One of my oldest friends, Cyndi, from Lynchburg has just recently had her first baby—an adorable little boy named Porter:
Seriously, isn’t he a peach?! And FYI, Cyndi is thinking of starting her own blog, so can everyone who knows her please convince her that this is a fabulous idea—I for one would love to see more of that adorable boy (and his beautiful mommy)!
Cyndi emailed me the other day asking how I fit running back into my routine that first year after my kids were born—those tough months after you’ve gone back to work, but are still nursing and your precious, sweet time-sucker is nearly 100% dependent on you. I remember, Cyndi; and it is hard. Exercising during maternity leave is tough enough—you’re sore, surviving on very little sleep and are learning to adjust to life with the tiny, little human who you love more than you ever thought possible. But at least when you’re on maternity leave, you can time-shift your day. If a morning run isn’t possible because the baby is still sleeping (and you really could use another hour or two yourself), then you can run after lunch. But once you reenter the workforce most of us have exactly two options for running—pre-work or post-work. If you miss one window, the other one may not be available and there goes your run for the day.
But, this is how I was able to do it:
I could never have done it alone
It must be said that without Will’s tireless contributions, I could never have gotten back into running. I am a morning runner, which means then (and now) I primarily run when everyone is still sleeping. But when you have an infant, that sleeping-thing is no guarantee.
I didn’t know it at the time, but Frances was an easy baby. By the time I returned to work, we could count on her sleeping until 6am (after one or two nighttime feedings) before she was up and ready to start her day. I knew as long as I could get my run in before 6am, Frances (and her daddy) would be asleep and not hungry.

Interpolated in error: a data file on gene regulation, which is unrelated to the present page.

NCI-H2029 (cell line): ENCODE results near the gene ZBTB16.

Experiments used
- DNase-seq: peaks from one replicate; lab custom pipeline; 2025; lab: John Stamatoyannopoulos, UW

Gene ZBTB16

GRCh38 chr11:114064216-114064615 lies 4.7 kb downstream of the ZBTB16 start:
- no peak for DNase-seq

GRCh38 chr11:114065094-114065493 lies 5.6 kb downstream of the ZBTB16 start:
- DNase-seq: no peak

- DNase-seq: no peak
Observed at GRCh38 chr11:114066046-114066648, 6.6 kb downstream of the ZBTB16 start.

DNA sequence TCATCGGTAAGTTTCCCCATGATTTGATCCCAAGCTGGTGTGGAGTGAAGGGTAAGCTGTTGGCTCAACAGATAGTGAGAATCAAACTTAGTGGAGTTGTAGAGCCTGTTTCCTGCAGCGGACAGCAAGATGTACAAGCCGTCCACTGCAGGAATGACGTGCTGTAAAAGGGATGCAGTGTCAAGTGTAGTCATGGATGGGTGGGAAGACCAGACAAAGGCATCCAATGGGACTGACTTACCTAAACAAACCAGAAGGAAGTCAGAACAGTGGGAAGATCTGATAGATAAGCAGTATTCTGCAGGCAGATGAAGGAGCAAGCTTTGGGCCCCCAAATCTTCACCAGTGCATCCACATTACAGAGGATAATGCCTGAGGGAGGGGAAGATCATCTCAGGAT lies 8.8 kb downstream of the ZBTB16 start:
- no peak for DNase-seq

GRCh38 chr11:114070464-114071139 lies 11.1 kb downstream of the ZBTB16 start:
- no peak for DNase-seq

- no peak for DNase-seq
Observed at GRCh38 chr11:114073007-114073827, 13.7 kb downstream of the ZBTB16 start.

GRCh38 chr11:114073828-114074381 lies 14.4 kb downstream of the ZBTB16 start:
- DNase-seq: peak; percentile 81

George was a different story—George had colic; George had allergies; George contracted every cold, flu, croup, and bronchiolitis there was to catch. And George was a voracious eater. If I fed him at 3am, he was sometimes up at 4am (and then 5am; and then 6am) wanting more. There were many times I would feed George, get dressed as quickly as possible for my run, head out the door, and come home to find George and Will watching a rerun of Sports Center on ESPN for the second time through.
But Will never minded (or at least that’s what he said and I believed him because I needed to believe him. I needed those runs). He understood that I felt unfulfilled and miserable if I did not get in my daily exercise; and he never hesitated to do what he could to ensure that would happen.
Support is key. Help is crucial. Don’t be afraid or ashamed to ask for it, every single day. As they say in Franklin Lakes, NJ, “Happy Wife. Happy Life.”
Mornings, mornings, mornings
I am convinced that if you are not already a morning person, your child will turn you into one. I’m not sure if it’s that babies are happier in the mornings and tend to sleep better and longer past midnight or if parents are beyond exhausted come 8pm and couldn’t imagine taking one more step past the couch, much less in running shoes.
I snuck in every run by making sure it was in the morning. With Frances, that meant before 6am. With George, that sometimes meant at 3 in the morning. Yeppers,th at is 3am, my friends. Ridiculous; certifiable; irrational. But I remember those runs vividly—dark, cold, silent, all the while thinking to myself, “Please let this be one of those ‘harder times’ that I’ll look back on later with appreciation. Please don’t let Will think I have completely lost my marbles. Please don’t let that be a black bear I see up ahead going through someone’s garbage.” Don’t worry, I have yet to see a bear; but at 3am your mind can play some pretty mean tricks on you.
You will lose sleep. I guarantee it.
There’s no way to soften that blow—by adding one more thing to your plate (running!), you will sacrifice others (sleep!). I know this because sleep is always the first priority to go—you will eat, you must work, and you absolutely would never want to forego time with your sweet one (while he or she is awake, that is).